The Durham City Council struggled this afternoon through a development ordinance revision that brings Durham's law on stream buffers into line with the state's Jordan Lake regulations.
Most of the struggle involved council members' attempts to understand three versions of the proposed ordinance, each 41 pages long, and city-county planners' attempts to explain them.
"That's an awful lot to comprehend, for me," said Mayor Bill Bell during the council's work session.
The ordinance had been deferred from Monday's regular council meeting, after council members wanted the language revised to delete any provisions that exceeded state requirements.
"Why should this council go beyond what the state was mandating?" said Councilman Eugene Brown. "Some people were saying we need to demonstrate or show, raleigh especially, that we were serious about ... water quality and so on"
then he pointed out that, on Monday night, the Raleigh City Council rejected an ordinance to restrict building in floodplains.
Durham already restricts floodplain development, which can aggravate water pollution by erosion and stormwater runoff.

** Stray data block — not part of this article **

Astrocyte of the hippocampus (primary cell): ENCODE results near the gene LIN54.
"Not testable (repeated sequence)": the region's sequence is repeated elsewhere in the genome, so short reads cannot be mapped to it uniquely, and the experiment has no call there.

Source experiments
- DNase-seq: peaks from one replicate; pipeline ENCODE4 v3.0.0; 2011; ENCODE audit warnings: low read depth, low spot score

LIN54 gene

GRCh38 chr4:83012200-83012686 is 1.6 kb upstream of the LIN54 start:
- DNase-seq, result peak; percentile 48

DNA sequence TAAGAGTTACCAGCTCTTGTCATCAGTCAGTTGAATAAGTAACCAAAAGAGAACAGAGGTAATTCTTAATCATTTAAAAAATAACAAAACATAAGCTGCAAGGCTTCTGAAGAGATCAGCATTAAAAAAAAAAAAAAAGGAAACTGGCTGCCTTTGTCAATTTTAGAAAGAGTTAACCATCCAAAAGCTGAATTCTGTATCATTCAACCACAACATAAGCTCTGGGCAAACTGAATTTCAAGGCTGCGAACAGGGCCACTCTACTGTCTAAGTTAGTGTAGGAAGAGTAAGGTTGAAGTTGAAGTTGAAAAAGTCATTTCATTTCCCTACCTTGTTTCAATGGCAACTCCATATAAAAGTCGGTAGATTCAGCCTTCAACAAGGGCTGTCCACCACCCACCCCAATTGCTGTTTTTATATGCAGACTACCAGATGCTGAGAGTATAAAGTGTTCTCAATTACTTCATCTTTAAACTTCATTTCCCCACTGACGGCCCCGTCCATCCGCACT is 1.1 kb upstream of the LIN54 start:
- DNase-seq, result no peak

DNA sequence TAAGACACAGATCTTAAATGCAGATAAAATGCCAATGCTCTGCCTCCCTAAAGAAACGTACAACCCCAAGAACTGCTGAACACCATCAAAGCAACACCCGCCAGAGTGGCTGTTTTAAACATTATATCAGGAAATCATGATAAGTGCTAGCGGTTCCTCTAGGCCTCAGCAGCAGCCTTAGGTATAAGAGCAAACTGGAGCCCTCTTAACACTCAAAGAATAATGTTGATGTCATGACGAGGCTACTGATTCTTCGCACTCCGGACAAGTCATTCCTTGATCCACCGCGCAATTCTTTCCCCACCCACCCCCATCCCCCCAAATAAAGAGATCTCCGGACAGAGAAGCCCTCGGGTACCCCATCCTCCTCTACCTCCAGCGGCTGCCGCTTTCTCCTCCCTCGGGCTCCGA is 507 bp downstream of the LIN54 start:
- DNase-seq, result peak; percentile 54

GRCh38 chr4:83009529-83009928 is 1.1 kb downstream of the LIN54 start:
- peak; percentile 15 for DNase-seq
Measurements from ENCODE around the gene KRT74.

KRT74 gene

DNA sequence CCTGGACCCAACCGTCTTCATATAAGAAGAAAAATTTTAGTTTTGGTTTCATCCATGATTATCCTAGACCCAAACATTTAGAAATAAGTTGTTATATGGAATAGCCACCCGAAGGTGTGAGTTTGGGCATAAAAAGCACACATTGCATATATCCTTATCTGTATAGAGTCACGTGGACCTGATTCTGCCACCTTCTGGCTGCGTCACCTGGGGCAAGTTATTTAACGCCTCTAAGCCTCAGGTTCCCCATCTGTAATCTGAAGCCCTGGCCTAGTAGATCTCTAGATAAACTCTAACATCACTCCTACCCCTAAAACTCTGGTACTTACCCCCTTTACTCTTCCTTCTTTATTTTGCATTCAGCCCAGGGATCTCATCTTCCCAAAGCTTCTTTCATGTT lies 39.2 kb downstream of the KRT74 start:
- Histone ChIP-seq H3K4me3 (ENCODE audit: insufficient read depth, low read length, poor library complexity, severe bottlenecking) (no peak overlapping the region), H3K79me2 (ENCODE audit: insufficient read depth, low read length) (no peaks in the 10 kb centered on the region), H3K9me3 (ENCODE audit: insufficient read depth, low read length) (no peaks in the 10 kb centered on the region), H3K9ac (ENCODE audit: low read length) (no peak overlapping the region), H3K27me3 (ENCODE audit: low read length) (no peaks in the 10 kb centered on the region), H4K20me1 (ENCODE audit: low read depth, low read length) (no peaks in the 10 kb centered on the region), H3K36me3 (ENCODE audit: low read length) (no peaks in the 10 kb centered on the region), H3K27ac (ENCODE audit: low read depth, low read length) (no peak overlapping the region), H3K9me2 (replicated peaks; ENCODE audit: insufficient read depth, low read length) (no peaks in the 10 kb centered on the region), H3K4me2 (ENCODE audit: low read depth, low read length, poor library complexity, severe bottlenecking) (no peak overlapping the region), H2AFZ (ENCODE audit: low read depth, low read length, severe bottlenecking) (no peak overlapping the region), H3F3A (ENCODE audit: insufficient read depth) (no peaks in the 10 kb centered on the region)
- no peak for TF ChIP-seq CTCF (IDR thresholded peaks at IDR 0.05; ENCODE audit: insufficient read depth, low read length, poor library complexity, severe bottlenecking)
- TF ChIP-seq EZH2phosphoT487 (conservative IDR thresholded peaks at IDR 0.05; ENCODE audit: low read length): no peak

"A floodplain," Brown said, "is a natural stream buffer."
Revising the original revision was easier said than done, though. The state's Environmental Management Commission has a model riparian-buffer ordinance that local jurisdictions may adopt as a stand-alone ordinance, planner Aaron Cain said.
Durham's planning department, however, was incorporating the state rules into the comprehensive development ordinance. That required revisions in multiple places to avoid the UDO contradicting itself.
"I feel a little isolated on this issue," said Councilman Eugene Brown. "We're trying to negotiate the more important issue of Falls Lake and Jordan Lake, and the water-purity issue and the buffer issue should be part of all that."
Implementing the new regulations for reducing pollution in Jordan Lake, and upcoming rules for Falls, are anticipated to cost Durham taxpayers more than $1 billion over the next 30 to 35 years. Falls Lake has been a point of contention between Durham and Raleigh, since the lake supplies Raleigh's drinking water but most of its water flows into the lake through Durham County.